The Wars of the Roses continued
The growing rancour of the struggle was marked by the fact that the Yorkists, after Northampton, showed themselves by no means so merciful and scrupulous as in their earlier days. Retaliatory executions began, though on a small scale, and when York reached London he at last began to talk of his rights to the crown, and to propose the deposition of Henry VI. Yet moderation was still so far prevalent in the ranks of his adherents that they refused to follow him to such lengths. Warwick and the other leading men of the party dictated a compromise, by which Henry was to reign for the term of his Richard of natural life, but Duke Richard was to be recognized as his heir and to succeed him on the throne. They had obviously borrowed the expedient from the terms of the treaty of Troyes. But the act of parliament which embodied it did not formally disinherit the reigning king's son, as the treaty of Troyes had done, but merely ignored his existence.
It would have been well for England if this agreement had held, and the crown had passed peaceably to the house of York, after the comparatively short and bloodless struggle which had just ended. But Duke Richard had forgotten to reckon with the fierce and unscrupulous energy of Queen Margaret, when she was at bay in defence of her son's rights. Marching with a trifling force to expel her from the north, he was surprised and slain at Wakefield (Dec. 30, 1460). But it was not his death that was the main misfortune, but the fact that in the battle the Lancastrians gave no quarter to small or great, and that after it they put to death York's brother-in-law Salisbury and other prisoners. The heads of the duke and the earl were set up over the gates of York. This ferocity was repeated when Margaret and her northern host beat Warwick at the second battle of St Albans (Feb. 17, 1461), where they had the good fortune to recover possession of the person of King Henry. Lord Bonville and the other captives of rank were beheaded next morning.
After this it was but natural that the struggle became a mere record of massacres and executions. The Yorkists proclaimed Edward, Duke Richard's heir, king of England; they took no further heed of the claims of King Henry, declared their leader the true successor of Richard II, and stigmatized the whole period of the Lancastrian rule as a mere usurpation. They adopted a strict legitimist theory of the descent of the crown, and denied the right of parliament to deal with the succession. This was the first step in the direction of absolute monarchy which England had seen since the short months of King Richard's tyranny in 1397-1399. It was but the first of many encroachments of the new dynasty upon the liberties that had been enjoyed by the nation under the house of Lancaster.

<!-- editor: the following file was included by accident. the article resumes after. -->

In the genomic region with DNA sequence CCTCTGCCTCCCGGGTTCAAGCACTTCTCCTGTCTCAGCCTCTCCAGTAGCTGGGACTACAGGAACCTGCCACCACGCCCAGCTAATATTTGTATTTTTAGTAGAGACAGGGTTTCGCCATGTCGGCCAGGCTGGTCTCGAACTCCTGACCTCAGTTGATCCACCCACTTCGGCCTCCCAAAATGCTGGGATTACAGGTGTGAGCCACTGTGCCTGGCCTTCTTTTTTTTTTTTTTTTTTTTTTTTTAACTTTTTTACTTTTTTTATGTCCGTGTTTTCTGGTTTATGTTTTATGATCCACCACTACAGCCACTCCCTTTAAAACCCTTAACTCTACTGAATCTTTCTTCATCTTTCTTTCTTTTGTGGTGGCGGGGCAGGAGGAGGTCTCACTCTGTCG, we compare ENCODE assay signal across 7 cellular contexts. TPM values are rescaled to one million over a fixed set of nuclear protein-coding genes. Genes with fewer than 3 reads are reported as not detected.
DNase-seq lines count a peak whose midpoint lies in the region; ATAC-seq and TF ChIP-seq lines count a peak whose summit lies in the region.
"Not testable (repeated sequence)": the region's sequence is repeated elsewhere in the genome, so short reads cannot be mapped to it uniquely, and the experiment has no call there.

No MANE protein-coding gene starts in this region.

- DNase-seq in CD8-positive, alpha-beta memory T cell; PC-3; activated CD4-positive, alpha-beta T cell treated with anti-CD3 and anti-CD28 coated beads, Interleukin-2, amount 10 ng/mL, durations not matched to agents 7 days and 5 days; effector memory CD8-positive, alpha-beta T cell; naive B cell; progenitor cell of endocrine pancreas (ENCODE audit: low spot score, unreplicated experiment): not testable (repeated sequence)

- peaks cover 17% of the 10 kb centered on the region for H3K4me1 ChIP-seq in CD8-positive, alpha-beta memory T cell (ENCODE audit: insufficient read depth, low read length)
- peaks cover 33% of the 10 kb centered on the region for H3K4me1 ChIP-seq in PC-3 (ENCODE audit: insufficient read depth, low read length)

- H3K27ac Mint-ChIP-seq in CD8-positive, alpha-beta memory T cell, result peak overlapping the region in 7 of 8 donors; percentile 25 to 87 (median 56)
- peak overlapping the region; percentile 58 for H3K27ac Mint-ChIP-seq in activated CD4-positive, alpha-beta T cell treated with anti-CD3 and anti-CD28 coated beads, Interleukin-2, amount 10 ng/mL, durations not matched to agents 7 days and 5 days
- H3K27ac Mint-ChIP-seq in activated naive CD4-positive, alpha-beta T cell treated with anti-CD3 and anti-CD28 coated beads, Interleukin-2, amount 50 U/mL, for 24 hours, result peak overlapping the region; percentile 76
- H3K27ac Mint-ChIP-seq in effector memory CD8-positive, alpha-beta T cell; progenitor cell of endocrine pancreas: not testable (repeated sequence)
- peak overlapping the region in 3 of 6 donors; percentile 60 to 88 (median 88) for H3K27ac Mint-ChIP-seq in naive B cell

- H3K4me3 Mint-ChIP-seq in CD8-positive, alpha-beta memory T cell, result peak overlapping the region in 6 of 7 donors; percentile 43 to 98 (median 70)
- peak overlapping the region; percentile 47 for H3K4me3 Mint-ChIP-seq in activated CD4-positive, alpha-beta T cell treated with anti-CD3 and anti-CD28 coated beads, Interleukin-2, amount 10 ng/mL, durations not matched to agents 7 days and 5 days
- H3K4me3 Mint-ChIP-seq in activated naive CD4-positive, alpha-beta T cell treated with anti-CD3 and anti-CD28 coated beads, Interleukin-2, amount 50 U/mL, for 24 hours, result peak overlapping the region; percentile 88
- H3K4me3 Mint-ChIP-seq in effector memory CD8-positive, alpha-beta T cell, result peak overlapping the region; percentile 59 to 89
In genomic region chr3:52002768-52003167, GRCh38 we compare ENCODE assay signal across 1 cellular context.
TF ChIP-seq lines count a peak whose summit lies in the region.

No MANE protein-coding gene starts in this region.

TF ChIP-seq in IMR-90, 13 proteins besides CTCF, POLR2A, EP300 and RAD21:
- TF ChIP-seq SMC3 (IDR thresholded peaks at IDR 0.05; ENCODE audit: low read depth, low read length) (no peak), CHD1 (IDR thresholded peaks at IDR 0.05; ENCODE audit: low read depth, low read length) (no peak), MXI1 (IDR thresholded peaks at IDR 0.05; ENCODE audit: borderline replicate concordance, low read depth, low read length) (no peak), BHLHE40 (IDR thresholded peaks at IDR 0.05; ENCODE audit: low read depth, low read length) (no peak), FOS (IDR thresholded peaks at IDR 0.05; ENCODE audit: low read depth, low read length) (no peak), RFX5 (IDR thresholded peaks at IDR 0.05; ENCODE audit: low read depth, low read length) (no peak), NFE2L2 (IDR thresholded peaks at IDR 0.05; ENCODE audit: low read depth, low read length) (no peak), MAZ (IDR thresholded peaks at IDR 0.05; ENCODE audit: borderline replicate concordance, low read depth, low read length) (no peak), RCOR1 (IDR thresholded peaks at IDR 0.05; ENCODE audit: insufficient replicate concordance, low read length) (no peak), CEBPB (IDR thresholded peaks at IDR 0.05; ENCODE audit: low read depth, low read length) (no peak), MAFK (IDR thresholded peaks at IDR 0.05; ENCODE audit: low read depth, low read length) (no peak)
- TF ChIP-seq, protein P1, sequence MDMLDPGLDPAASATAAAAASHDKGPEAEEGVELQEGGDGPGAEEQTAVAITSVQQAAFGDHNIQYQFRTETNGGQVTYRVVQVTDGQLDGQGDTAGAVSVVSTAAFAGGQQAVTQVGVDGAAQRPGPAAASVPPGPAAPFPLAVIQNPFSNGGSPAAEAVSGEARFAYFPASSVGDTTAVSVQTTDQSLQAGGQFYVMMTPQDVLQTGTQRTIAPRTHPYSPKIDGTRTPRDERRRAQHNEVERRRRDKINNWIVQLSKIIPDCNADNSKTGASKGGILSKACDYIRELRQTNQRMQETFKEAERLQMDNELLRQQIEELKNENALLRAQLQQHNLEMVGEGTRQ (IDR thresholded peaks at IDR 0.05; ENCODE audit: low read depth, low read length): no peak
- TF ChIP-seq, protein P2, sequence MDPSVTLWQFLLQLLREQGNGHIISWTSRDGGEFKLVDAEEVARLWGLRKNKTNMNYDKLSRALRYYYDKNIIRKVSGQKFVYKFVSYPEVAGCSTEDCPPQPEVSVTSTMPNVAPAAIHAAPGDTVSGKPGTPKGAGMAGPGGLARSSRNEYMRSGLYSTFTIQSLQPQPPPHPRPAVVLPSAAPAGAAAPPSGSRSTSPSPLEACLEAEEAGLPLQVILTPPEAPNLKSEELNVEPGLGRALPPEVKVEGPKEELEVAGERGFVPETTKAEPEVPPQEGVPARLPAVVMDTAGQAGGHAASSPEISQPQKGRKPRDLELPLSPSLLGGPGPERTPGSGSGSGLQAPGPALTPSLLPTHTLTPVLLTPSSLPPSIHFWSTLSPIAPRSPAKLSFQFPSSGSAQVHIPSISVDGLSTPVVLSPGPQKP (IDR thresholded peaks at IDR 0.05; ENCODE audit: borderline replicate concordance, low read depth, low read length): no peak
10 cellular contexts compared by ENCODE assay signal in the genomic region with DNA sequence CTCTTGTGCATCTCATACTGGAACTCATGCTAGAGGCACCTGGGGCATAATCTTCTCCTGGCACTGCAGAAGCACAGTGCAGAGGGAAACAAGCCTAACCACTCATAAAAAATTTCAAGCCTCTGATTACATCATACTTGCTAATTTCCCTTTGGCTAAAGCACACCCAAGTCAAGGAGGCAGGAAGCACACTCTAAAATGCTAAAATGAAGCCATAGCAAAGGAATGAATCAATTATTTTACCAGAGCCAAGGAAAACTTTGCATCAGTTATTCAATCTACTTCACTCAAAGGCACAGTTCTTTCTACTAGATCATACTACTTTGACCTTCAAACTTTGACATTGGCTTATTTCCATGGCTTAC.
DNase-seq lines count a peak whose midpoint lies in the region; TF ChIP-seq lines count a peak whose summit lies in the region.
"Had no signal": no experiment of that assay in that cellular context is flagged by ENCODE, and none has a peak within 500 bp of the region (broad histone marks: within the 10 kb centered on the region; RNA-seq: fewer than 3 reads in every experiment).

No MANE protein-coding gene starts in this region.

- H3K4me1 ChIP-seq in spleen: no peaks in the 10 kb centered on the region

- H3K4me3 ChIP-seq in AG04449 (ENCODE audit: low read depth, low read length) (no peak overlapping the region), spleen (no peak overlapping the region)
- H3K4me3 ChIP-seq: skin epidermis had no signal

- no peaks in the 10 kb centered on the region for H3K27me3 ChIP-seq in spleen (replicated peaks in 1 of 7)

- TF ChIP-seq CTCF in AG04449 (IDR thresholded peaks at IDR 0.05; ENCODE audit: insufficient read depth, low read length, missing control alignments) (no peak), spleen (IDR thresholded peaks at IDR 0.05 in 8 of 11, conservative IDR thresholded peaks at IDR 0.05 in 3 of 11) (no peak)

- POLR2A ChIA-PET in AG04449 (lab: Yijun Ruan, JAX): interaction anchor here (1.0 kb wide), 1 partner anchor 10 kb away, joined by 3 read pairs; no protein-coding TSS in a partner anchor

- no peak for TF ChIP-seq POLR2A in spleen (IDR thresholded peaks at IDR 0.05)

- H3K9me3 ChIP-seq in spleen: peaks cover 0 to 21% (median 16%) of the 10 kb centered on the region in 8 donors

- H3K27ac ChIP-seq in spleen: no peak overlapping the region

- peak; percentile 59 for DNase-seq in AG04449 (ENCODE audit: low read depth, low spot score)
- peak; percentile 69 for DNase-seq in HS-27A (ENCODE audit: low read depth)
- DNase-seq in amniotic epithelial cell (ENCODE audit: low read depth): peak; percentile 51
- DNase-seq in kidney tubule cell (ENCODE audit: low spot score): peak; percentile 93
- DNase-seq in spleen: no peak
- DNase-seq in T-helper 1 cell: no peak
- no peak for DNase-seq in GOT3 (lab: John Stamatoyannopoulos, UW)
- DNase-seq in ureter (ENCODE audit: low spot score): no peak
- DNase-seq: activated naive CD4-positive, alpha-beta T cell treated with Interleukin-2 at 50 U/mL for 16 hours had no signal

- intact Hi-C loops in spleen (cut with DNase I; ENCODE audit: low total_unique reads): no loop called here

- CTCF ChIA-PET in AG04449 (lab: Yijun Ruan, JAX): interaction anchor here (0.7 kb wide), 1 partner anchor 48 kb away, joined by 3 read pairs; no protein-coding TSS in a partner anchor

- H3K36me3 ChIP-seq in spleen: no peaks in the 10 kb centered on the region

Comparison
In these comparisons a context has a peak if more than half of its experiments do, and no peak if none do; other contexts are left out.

The revenge taken by the new king and his cousin Richard of Warwick for the slaughter at Wakefield and St Albans was prompt and dreadful. They were now well supported by the whole of southern England; for not only had the queen's ferocity shocked the nation, but the reckless plundering of her northern moss-troopers in the home counties had roused the peasantry and townsfolk to an interest in the struggle which they had never before displayed. Up to this moment the civil war had been conducted like a great faction fight; the barons and their livened retainers had been wont to seek some convenient heath or hill and there to fight out their quarrel with the minimum of damage to the countryside. The deliberate harrying of the Midlands by Margaret's northern levies was a new departure, and one bitterly resented. The house of Lancaster could never for the future count on an adherent south of Trent or east of Chiltern. The Yorkist army that marched in pursuit of the raiders, and won the bloody field of Towton under Warwick's guidance, gave no quarter. Not only was the slaughter in that battle and the pursuit more cruel than anything that had been seen since the day of Evesham, but the executions that followed were ruthless. Ere Edward turned south he had beheaded two earls Devon and Wiltshire and forty-two knights, and had hanged many prisoners of lesser estate.
Text extracted from the entry for ENGLISH HISTORY in the 1911 Encyclopedia Britannica, the text of which lies within the public domain.